Mile News


Irish Mile legend & Olympian Frank Murphy and the price of pushing pain barriers

November 30, 2014

“Where do you stop, after all, with the brain? How does it function? What are its limits?” - Sir Roger Bannister

By Ian O'Riordan, Irish Times

Frank Murphy doesn’t run anymore, except in the near distance of his long and perfect memory. Because even at age 67 he can recall every single one of his many championship races like yesterday, especially those that involved breaking through perhaps the greatest pain barriers of all.

“Men, today we die a little,” said Emil Zatopek, before the start of the 1956 Olympic marathon, and no athlete knew more about the suffering of distance runners. Zatopek broke 20 world records, over 10 different distances, all marked by his tortured running expression, as if someone was twisting a knife into his back.

No athlete touches on greatness without breaking through a barrier of some sort, physical or psychological, no matter what their sport. “And you would get used to it,” says Murphy, who unlike Zatopek helped mask his pain with a colossal and graceful stride. “Not that it becomes easier, but you become more willing to embrace it. I just wonder a little, now, did we really understand just how far we were pushing ourselves.”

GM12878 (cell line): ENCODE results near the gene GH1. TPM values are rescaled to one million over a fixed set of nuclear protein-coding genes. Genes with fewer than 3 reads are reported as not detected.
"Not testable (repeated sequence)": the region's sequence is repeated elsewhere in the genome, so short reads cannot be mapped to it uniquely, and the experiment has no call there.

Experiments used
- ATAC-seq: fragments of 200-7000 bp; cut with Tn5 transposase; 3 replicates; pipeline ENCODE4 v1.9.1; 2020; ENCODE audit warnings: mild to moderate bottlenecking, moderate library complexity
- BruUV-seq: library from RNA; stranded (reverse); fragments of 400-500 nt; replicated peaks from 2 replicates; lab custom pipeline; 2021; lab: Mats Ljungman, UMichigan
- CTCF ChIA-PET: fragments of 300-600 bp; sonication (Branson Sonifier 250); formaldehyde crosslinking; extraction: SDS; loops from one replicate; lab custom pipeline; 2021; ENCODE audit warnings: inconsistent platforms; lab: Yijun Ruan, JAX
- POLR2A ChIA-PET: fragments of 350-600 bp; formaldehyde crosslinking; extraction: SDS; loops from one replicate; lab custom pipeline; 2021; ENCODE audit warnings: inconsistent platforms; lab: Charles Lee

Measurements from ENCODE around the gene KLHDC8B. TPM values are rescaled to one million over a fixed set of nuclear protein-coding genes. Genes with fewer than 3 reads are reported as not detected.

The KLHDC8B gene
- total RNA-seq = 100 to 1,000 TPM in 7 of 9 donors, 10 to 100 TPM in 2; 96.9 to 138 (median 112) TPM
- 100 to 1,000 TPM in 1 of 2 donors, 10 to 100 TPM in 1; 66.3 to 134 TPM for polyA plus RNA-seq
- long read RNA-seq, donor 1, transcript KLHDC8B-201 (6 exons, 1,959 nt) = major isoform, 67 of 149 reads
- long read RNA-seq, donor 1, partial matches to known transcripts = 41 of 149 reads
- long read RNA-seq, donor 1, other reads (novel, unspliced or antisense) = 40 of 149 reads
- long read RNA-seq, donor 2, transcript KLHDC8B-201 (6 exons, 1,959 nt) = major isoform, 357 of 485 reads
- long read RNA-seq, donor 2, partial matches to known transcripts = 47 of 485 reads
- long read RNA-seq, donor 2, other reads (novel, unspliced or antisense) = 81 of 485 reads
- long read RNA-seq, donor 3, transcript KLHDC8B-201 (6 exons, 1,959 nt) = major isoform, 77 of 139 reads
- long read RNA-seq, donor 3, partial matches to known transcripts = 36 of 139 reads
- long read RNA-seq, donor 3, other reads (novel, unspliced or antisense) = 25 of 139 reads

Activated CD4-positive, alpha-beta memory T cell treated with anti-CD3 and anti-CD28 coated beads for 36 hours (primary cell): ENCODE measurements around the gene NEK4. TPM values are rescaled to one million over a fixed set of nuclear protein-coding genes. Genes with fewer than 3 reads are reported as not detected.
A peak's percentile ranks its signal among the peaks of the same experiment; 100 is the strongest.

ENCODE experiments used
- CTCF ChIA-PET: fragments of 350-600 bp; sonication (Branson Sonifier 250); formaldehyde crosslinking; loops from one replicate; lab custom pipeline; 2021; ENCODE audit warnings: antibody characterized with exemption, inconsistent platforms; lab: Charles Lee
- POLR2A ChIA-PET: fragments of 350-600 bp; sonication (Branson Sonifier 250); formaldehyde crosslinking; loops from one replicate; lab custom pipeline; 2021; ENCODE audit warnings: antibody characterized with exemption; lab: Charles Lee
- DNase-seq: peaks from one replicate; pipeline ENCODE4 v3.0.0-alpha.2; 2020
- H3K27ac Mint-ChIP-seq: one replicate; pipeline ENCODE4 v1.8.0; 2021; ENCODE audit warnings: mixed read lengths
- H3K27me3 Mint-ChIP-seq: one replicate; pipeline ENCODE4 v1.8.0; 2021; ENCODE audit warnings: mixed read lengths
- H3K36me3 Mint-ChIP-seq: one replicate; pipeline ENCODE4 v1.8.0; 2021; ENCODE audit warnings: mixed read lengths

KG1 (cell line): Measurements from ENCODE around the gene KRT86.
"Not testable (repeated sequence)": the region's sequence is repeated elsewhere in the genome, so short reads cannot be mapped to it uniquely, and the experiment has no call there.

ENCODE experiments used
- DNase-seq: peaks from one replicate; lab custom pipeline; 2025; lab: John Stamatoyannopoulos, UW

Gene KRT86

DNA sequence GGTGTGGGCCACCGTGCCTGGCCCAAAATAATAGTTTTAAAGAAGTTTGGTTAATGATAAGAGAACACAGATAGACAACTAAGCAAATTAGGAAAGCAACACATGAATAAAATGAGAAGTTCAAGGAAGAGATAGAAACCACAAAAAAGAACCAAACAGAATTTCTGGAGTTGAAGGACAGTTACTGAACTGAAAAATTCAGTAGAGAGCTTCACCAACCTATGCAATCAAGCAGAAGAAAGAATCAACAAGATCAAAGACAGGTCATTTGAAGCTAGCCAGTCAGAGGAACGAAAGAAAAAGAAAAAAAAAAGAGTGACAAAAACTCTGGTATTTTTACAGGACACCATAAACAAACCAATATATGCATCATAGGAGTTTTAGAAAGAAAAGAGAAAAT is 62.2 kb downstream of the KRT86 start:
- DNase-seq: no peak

Murphy is telling me this at a hotel in Santry, shortly before collecting a Hall of Fame award from Athletics Ireland. He grew up around Santry, in every sense – the Morton Stadium the scene of many of his breakthrough runs – and he still lives a short distance away, in Swords. “Always a northsider,” he says. He seems uneasy about entering a hall of fame – “usually a waiting room for something else” – although there’s no denying his right to be there. Murphy may not be Ireland’s greatest athlete, but he could be the most underrated.

The first of many great barriers he broke was 4 minutes for the Mile, on June 1, 1968. By then, Murphy was already running beyond the norm. His schoolboy records helped convince Jumbo Elliott to offer him a scholarship at Villanova, and in his first summer home in 1967, just turned 20, Murphy won his second successive Irish senior Mile title.

Continue reading at: www.irishtimes.com

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